Carbon Nanotube
Super Springs

Carbon Nanotubes

Carbon nanotubes, shown here in tufts several millimeters tall, have the strength and suppleness to make superior springs.

For certain applications, mechanical springs are superior to electrochemical batteries. A spring’s stored energy can be released quickly, with high power density. Springs can be recharged (redeformed) many times without degradation (as long as they are not deformed beyond their limits) and can hold stored energy without leakage. Springs also store energy robustly in the face of wide temperature swings.

The energy density of springs made of conventional materials, however, is much lower than the energy density of batteries. Current lithium-ion batteries offer energy densities of about 500 kJ/kg—three orders of magnitude greater than the energy densities of high-performance steel springs in bending. But batteries have their own limitations, being typically optimized for either high power density or high energy density; it is difficult to optimize simultaneously for both.

What if you want the robustness and power capabilities of springs, but also need the energy density of batteries? One option is to look for new materials for springs.

The ideal high-performance spring material will have both high material stiffness (like high-carbon steel) and high deformability (like rubber). Advanced nanoscale materials offer new options.

Substrate Using Vapor Deposition

Grown on a substrate using vapor deposition, each of these pillars contains a million aligned nanotubes.

One promising candidate is the carbon nanotube (CNT). A CNT is essentially a graphene sheet—a carbon lattice one atom thick—rolled up to form a tube and capped off at the ends. Such a single-wall nanotube can be as small as 1 nanometer in diameter and under a micrometer in length. Larger multi-wall tubes (made of multiple coaxial layers of carbon atoms) may be a few hundred nanometers across and more than a centimeter long.

Like graphene, the effective material stiffness of CNTs is quite high—about five times that of high-carbon steel. Moreover, the low-defect structure of the carbon lattice enables CNTs to undergo large deformations before suffering failure—up to six times the maximum yield strains of high-carbon steel under tensile loading (stretching).

Although a single carbon nanotube may have exceptional mechanical properties, it is far too small to store a macroscopically useful amount of energy. Large numbers of CNTs must be deformed in a uniform way. For high energy density per unit volume, the CNTs must be tightly packed. And the complete system must be braced in a lightweight structure that can support the load of stored mechanical energy, plus have a means of extracting the energy for use.

To examine the potential for elastic energy storage in CNTs, in 2006, Timothy Havel and I formed a team at the Massachusetts Institute of Technology. Continuum modeling revealed that for maximum energy storage, the ideal system would consist of many long, small-diameter, single-wall CNTs in well-ordered groupings and loaded in tension. Moreover, the system needs a support structure made of a high-performance material such as diamond or silicon carbide.

When A. John Hart at the University of Michigan joined our group, we could test our mathematical models in experiments on real CNT springs. Hart pioneered a thermal chemical vapor deposition technique that grows well-aligned "forests" of multi-wall CNTs, as well as "pillars" (patterned sections of the forest). Although they do not have the single-wall structure that our modeling identified as ideal, a small piece of a CNT forest has 1 to 10 million parallel nanotubes several millimeters long, a significant fraction of them extending the full length of the test structure. The chunk of forest may be tested as is, or may be densified first using capillary forces or mechanical rolling to bring the CNTs closer together.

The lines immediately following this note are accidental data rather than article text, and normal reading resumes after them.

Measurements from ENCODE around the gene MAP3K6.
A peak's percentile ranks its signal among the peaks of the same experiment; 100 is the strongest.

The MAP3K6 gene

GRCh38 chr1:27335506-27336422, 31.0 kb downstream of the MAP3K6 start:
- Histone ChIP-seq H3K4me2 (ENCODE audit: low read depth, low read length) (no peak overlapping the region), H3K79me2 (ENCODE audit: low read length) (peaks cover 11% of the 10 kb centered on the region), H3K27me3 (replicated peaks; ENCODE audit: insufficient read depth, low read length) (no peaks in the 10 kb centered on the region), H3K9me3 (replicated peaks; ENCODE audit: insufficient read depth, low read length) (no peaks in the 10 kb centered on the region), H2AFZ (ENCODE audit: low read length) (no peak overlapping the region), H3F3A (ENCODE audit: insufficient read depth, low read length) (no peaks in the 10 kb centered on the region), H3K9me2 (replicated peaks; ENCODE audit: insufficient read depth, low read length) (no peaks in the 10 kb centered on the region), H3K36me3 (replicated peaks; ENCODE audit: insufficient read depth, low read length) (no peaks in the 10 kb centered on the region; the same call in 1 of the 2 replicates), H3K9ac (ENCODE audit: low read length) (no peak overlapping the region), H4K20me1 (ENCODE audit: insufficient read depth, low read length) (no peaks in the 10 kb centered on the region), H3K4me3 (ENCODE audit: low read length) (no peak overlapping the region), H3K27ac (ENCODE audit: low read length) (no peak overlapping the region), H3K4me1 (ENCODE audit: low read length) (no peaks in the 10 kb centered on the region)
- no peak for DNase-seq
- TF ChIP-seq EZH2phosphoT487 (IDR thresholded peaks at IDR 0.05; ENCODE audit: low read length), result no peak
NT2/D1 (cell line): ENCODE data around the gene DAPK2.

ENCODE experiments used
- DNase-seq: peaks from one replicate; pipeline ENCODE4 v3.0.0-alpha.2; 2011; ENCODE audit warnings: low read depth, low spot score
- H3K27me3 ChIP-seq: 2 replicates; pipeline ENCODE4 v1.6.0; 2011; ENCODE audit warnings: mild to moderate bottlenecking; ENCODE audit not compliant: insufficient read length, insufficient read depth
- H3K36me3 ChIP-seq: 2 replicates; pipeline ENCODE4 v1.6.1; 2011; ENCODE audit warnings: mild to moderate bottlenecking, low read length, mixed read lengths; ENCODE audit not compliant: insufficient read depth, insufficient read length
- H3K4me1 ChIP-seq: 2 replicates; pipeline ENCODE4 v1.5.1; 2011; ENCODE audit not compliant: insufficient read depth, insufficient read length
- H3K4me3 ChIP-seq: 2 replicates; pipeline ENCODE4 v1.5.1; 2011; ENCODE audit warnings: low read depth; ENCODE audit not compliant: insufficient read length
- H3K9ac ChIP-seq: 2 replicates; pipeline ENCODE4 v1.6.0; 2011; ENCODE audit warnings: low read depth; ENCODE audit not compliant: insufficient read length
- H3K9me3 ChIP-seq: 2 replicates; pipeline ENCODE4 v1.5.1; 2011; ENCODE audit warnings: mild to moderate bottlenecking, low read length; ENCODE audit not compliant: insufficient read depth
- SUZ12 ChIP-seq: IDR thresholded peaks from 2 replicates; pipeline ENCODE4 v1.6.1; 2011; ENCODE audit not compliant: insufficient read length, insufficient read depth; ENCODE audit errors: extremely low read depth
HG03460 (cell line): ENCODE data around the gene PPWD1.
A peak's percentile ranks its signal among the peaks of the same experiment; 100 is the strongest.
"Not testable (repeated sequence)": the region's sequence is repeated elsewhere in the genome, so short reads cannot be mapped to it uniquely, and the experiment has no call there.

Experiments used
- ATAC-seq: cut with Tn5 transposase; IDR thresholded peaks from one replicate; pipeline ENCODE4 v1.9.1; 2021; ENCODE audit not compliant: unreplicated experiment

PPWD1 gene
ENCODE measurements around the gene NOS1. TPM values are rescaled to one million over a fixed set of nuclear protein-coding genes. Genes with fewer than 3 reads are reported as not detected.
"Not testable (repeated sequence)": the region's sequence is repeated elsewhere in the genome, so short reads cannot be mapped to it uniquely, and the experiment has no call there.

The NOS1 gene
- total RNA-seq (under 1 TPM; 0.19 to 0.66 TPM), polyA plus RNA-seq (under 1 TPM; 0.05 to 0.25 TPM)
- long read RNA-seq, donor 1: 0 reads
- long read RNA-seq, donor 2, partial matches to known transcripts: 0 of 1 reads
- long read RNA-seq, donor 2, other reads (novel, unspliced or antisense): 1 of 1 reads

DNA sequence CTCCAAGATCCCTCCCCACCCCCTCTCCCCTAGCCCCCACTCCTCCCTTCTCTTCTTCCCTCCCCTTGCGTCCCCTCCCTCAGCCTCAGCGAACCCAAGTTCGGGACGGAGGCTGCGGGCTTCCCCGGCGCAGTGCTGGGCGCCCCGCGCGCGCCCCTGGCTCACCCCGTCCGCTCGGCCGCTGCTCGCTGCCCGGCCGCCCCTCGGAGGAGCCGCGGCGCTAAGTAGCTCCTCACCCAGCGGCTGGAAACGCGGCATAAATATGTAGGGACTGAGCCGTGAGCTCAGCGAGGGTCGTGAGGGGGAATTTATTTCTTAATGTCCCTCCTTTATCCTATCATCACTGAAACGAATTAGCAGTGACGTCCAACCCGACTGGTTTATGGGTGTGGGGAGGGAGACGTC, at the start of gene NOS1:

So far, we have looked at when and how the multi-wall CNT springs fail when they are stretched in tension; we have also tested their performance under cyclic tensile loading, mimicking the storage and extraction of energy from CNT springs. To date, the maximum recoverable energy density measured to date is about 5 kJ/kg, corresponding to total energy stored of about 1.5 microjoules. Although this energy density is much lower than the maximum theoretical energy density of springs composed of ideally ordered single-wall CNTs, it already exceeds the maximum energy density per unit weight of steel in bending by a factor of ten.

What could be done with an energy storage medium having the energy density of batteries and the temperature insensitivity and burst power capability of a spring? For high-power applications, springs could be released in groups; for low-power applications, energy could be released gradually through a ratcheting mechanism similar to the spring-driven escapement of a mechanical clock.

One potential application might be portable home tools that currently run on gasoline engines. For example, after winding up your spring-powered leaf blower, you could clear leaves more quietly and cleanly than with a gas-powered blower. Spring-based energy storage may also have advantages for leak-free long-term backup power supplies.

Given the promise of CNT springs, it’s easy to imagine ways they could help power a green and efficient future.

[Adapted from “Carbon Super Springs” by Carol Livermore, for Mechanical Engineering, March 2010.]

The ideal high-performance spring material will have both high material stiffness (like high-carbon steel) and high deformability (like rubber).


March 2011

by Carol Livermore